I have owned and exclusively used a Leica X Typ 113 for around fifteen months now, and in the most part it has been a wonderful photographic companion. It is, after all, my first introduction to a Leica camera, and the Leica system. However it can be a little frustrating with its hit and miss moments on some occasions.
I recently started saving and researching for my next camera. At home this is known as the Q fund. The brief in my head is fairly simple, match the X for its strengths, but manage better in the low light situations and, perhaps, a achieve a decent autofocus — or dare I say, an effective manual focus.
On the radar
My current research has taken me around a few gems to consider such as the Fuji X-Pro 2 and the Leica Q; perhaps returning to my DSLR roots with D500 or, maybe, something different entirely. Possibly, I thought, even a Sony: The A7iii has been on my radar. In essence nothing is ruled in, nothing is ruled out.
I am perhaps looking for a simplistic solution that will last for years, not just the next few. For me, photography is not about the best kit but how far I can manage to push the equipment I am using. I like to take my time researching, using review sites such as Macfilos, Ken Rockwell, Jono Slack, Steve Huff, as well as YouTube videos to understand each camera’s star points and foibles.
One evening, while reading about the Leica M, I came across the combined M and lens deals for the M262 on Red Dot Camera’s website. During the past year with the X, I often thought I would love an M rangefinder. The only off-putting element is the price. I am also nervous of having to learn a new camera that has no auto focus, and being so expensive that nervousness spreads to considerations about what if I do not like it?
I then stumbled upon something on the Leica Akademie website called the M Experience. It was also free, another bonus in deference to my Northern roots. I was unsure what experience I could actually gain with an M Experience, so I wrote to the contact point explaining what I wanted. The reply came from Robin Sinha at Leica Mayfair answering my query and more than fulfilling my expectations. I booked immediately.
So, in March I attended a Leica M Experience at the Leica store in Bruton Place, London. This was with Robin, one of head of photography training at the Leica Akadamie. I wanted to try the M to see what one was like to hold, touch and use, but also to see if it was a camera I realistically wanted to put the effort in to saving for.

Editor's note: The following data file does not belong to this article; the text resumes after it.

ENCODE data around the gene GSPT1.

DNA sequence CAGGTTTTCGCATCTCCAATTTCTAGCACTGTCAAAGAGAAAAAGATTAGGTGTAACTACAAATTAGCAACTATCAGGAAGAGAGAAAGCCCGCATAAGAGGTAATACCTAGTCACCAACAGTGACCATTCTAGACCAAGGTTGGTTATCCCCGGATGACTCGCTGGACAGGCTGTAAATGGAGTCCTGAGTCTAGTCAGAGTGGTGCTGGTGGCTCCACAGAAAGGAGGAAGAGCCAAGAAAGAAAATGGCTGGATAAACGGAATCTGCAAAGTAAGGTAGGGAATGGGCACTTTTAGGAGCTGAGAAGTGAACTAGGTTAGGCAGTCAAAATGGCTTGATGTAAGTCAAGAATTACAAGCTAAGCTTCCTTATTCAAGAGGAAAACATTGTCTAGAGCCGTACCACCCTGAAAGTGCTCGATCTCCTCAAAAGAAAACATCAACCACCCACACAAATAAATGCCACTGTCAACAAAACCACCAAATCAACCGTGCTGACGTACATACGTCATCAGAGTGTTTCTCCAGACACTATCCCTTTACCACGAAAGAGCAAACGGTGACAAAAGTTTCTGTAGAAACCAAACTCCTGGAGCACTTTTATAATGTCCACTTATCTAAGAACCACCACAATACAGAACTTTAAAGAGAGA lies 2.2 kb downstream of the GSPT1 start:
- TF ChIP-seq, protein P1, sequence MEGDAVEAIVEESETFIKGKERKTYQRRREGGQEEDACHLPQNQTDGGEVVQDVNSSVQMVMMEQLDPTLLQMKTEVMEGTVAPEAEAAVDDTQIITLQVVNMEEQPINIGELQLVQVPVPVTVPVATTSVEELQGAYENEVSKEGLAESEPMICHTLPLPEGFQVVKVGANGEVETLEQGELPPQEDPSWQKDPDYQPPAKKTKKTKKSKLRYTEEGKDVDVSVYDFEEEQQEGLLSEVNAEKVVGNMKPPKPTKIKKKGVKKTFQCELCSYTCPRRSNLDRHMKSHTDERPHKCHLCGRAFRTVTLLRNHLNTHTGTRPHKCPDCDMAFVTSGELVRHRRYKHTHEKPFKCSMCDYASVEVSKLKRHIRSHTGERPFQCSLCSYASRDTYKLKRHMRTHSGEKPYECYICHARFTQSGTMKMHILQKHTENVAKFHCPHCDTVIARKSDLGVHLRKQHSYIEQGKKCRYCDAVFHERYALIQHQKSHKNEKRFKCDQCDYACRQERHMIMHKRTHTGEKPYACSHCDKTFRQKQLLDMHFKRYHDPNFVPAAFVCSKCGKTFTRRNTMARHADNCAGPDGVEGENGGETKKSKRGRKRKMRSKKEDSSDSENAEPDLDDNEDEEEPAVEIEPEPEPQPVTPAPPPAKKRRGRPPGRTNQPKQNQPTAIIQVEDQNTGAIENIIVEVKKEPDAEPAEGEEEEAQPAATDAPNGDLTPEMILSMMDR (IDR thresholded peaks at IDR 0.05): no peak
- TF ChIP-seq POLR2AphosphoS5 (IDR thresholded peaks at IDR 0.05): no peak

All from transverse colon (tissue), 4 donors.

It goes without saying that I took my trusty X on the journey, just in case there were photo opportunities outside of my time with the M. I also carried a few additional SD cards to use with the M, to ensure I could capture those moments that come with using a new camera for the first time, and allow me to share them here with you.
Once in London, I found my way to Green Park Underground station, and following a brief old-fashioned British cuppa found my way to Leica Mayfair. This was the first time I had ever been to this part of London, and I was a little confused by the Leica Cafe on one side of the mews, with store opposite.
The first part of the session was a slide show and discussion about the history of Leica, and the Leica rangefinder — plus, naturally, the M range of cameras that exist today. For me it was great to hear it set out with such enthusiasm and knowledge by Robin.
Here’s an M10…..play
During the session I was handed an M10. Robin did show me an M240 so that I could compare size differences. If I am honest, once I felt the quality, weight and well-balanced proportions of the M10 I felt that the 240 in the room was just so yesterday. In my hands the M10 oozed quality. The dials, buttons, screen are all wonderful to the touch and in operation.
My M10 had the 35mm f/2 Summicron-M ASPH mounted. This was the very lens I had requested in my initial email exchange with Robin. This is my dream team combination. I love the 35mm fixed prime on my Nikon, and the lens on my X is technically 35mm in full-frame equivalence. I am thus comfortable with it and enjoy the focal length and results it gives.
A point I feel is important to mention at this stage, is the weight difference. My X is around 450g. It is so light that even dangling at the end of my Rock n’Roll strap you hardly notice it’s there. The M, By comparison is over 600g, and with the Summicron it pushes 800g. You certainly feel that difference. It’s still nowhere near the very flabby 1kg-plus of my Nikon D300s and 35mm prime, but you do notice the additional weight.
The tour of the camera under Robin’s expert tutelage allowed me to quickly understand the menu system. I have previously written about the excellent menu system and button configuration on Leicas, and the M10 is no different. Even once you have set up those most commonly used features to your favourites menu, it is only a second press to get to the deeper menu structure underneath. Pure genius.
The dial set up suits how I work too. It is at its core a basic film camera and all of its roots shine through. So there are only a few buttons and dials, but those that are there are of vital importance — shutter, aperture (on the lens) and ISO are all there to use manually. For me, the menus and dials are photographic nirvana. This allows for that pure photographic experience.
There is no video, hoorah. This is a pure photographic tool. The older M240, by contrast, tried to be all things to all people and the video offering was, to my mind, totally superfluous.
While Robin told us the history of Leica, the nuances of how we have arrived at todays photographic systems, I naturally wanted to play with the camera I had coveted in recent years. So I did. My first-ever look through a rangefinder was interesting. I liked the framelines, the fact they allow me to see what is going on beyond my image boundaries (except, I’m told, with a 28mm lens where the frame occupies the full window). It was a little strange seeing a glimpse of the lens itself in the right hand corner. But hey this was the first look. It’s my first range finder experience and I’m sure you don’t even notice this. It’s also a function of lens size — you can’t see the 28mm Elmarit but you do catch a glimpse of the 35mm Summicron and perhaps even more as the lenses grow in size.